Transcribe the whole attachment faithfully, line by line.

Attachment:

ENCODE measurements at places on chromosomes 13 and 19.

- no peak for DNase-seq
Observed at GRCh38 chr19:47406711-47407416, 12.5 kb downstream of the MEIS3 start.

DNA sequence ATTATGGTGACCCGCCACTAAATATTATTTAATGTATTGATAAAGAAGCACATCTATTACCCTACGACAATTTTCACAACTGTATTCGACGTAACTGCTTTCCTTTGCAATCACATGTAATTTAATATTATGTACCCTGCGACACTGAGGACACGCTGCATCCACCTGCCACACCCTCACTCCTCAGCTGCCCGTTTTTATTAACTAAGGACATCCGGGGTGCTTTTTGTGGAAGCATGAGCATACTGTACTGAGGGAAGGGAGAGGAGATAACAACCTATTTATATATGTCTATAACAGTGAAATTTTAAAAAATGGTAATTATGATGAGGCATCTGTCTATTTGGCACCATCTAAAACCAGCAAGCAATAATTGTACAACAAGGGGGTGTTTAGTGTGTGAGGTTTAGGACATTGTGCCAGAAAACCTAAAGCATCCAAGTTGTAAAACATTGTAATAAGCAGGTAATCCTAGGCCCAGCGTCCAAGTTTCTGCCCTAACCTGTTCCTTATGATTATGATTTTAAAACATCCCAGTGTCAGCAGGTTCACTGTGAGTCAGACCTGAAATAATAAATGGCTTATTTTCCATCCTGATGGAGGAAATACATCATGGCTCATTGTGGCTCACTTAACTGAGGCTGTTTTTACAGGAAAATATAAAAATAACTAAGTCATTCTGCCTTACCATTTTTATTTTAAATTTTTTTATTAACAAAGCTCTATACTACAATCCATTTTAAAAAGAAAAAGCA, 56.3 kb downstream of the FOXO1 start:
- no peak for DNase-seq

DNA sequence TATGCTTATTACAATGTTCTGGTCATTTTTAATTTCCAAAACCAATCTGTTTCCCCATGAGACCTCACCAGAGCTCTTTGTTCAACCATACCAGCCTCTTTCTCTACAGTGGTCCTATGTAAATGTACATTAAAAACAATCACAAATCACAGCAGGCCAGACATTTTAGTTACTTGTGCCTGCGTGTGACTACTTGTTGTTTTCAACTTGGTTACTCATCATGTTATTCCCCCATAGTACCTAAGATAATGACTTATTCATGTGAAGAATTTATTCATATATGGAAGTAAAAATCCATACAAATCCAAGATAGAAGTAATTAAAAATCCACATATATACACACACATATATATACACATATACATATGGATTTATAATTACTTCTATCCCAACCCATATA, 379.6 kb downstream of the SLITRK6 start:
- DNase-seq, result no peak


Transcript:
ENCODE measurements at places on chromosomes 13 and 19.

- no peak for DNase-seq
Observed at GRCh38 chr19:47406711-47407416, 12.5 kb downstream of the MEIS3 start.

DNA sequence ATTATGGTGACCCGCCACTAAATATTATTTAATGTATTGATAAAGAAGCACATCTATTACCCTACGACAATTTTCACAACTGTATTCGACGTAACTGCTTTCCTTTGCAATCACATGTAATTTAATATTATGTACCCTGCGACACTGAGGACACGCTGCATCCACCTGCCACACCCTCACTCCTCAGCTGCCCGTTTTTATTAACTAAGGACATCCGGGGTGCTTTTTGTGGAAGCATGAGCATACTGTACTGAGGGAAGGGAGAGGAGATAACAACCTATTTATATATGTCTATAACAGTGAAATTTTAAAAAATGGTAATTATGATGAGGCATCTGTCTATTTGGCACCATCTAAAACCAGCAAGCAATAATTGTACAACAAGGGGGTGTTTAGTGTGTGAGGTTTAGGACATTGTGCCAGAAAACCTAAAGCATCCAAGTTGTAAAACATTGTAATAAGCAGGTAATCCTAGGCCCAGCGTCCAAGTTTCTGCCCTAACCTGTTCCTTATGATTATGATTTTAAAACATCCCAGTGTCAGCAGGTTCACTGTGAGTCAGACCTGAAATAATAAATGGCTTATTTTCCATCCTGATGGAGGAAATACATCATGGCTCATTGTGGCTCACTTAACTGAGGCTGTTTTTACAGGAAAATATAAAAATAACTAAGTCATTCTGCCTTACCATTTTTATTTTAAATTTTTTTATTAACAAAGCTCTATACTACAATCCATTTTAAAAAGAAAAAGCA, 56.3 kb downstream of the FOXO1 start:
- no peak for DNase-seq

DNA sequence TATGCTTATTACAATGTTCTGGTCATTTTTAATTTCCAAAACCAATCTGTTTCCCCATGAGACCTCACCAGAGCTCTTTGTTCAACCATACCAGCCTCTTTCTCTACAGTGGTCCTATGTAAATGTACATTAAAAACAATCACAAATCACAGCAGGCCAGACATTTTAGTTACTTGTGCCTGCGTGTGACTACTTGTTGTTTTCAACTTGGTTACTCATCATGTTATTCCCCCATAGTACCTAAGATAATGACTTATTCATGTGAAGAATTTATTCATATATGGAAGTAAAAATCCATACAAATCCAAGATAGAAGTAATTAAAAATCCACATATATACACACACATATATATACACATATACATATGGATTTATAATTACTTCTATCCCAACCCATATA, 379.6 kb downstream of the SLITRK6 start:
- DNase-seq, result no peak